2. Just like the gutters on your house, your gazebo gutters need to be cleaned out periodically to prevent weight on the structure and to protect it from standing water. 
  3. Every gazebo benefits from winterization and rainy season preparations.

No matter what your winter feels like, you should protect your gazebo by applying a water-resistant silicone lubricant to the weakest points on the frame. The weakest points are those places where the powder coating might be worn, leaving open the possibility for water to get through. 

Can I Leave My Gazebo Up All Year?

If you have an all-weather/4-season gazebo, absolutely! 

If you don’t, or you’re not sure if you do, you should err on the side of safety and either cover it or prep it (or both!) for wetter and colder weather. 

Hardtop gazebos and even soft top gazebos can be left outside year round.

For soft top gazebos, you need to remove the fabric top and house it inside, then you should spray a water-resistant silicone lubricant on any place else where the rust-resistant powder coating might be susceptible. 

Getting the Most Out of Your Purchase

If durability is at the top of your list when you set out to purchase a hardtop gazebo, you can guard your investment further by considering these 3 questions:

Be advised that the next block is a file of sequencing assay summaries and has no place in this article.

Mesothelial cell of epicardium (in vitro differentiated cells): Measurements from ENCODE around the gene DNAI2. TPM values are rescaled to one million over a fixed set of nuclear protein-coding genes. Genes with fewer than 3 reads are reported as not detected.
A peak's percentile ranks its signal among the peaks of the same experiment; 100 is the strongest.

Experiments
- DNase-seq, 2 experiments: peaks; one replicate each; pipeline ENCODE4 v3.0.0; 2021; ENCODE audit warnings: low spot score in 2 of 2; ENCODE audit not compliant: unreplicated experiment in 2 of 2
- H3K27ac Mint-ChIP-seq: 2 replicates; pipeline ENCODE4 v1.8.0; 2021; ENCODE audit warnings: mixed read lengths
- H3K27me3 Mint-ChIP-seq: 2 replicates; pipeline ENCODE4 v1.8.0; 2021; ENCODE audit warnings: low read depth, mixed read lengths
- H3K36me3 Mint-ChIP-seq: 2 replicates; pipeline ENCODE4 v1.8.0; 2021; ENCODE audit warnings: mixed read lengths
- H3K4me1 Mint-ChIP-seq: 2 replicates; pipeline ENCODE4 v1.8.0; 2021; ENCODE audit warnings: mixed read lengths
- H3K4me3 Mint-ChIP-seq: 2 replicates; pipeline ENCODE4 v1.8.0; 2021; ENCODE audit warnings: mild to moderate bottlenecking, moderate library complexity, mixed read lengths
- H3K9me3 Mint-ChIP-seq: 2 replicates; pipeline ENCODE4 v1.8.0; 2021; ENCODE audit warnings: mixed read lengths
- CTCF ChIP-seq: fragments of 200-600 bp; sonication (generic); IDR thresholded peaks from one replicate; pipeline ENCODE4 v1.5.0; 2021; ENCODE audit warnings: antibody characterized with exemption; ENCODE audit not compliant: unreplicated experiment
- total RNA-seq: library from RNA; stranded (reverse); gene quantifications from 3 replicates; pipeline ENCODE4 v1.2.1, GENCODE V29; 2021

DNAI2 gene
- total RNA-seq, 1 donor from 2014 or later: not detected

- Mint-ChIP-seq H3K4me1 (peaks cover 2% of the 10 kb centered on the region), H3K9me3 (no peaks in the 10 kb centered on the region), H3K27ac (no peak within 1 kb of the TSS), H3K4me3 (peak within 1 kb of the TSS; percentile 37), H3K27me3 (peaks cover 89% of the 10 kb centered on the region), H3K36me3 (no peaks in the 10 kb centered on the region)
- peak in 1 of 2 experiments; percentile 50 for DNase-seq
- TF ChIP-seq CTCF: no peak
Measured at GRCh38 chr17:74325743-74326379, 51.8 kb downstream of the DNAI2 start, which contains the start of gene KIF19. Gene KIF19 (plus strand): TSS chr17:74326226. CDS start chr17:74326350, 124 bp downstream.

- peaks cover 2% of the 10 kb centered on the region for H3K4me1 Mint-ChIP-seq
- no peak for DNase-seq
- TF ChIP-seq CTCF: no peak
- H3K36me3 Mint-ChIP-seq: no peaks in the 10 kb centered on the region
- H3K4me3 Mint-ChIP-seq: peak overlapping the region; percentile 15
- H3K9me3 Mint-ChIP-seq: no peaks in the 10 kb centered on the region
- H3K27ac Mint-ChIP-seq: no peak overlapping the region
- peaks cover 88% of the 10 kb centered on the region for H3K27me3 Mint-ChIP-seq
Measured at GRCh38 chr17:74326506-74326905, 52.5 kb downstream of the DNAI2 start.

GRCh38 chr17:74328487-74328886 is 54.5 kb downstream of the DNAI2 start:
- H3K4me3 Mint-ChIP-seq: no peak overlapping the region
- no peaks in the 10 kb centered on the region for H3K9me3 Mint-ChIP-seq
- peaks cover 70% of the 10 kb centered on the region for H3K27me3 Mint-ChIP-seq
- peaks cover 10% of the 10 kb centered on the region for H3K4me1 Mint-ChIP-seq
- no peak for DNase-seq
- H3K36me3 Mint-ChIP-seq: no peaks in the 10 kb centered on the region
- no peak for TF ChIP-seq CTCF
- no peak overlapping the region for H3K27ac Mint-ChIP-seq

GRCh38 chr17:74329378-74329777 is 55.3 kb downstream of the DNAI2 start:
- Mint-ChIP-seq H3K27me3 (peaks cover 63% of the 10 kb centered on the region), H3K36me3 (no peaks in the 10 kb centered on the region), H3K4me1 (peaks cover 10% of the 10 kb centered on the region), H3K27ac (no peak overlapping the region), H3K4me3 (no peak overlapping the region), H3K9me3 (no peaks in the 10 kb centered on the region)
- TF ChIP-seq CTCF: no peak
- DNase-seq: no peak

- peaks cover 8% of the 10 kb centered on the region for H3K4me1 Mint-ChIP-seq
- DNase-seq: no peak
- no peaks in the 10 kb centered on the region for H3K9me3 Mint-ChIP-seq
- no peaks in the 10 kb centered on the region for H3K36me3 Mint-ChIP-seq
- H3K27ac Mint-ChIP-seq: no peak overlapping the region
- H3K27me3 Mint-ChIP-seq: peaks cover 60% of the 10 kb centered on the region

1. How long is the warranty? Many hardtop gazebos will come with a 12-month warranty, although some manufacturers extend theirs to 5 years. If you happen to come across an option with an even longer option, you should seriously consider it. Significant warranties are especially useful for large and heavy items like gazebos.
  2. Does the manufacturer offer replacement parts? If they do, that’s great news! That signals that they’re serious about their products lasting for many, many years. They welcome the opportunity to support your ongoing maintenance and care.

This point is even more important if your gazebo has sliding doors (solarium-style) because that’s a lot of additional parts that could potentially need replacing. If your manufacturer doesn’t offer identical parts, there are likely very few, and probably no, alternatives that would fit your structure perfectly.

  1. Are ALL of the materials UV- and rust-resistant? To get the longest shelf life from your gazebo, all of the materials (beams, joints, hooks, screws) should ideally be UV and rust resistant. If not, then your gazebo will more quickly succumb to age in the form of fading and rust after just a few years. 

Final Thoughts

Purchasing a hardtop gazebo can be a significant financial investment. Proper care and ongoing maintenance is the only way to ensure that you experience “gazebo life” in the long-term. 

We hope this guide to hardtop gazebo durability has helped you make decisions and form plans about your new or existing gazebo.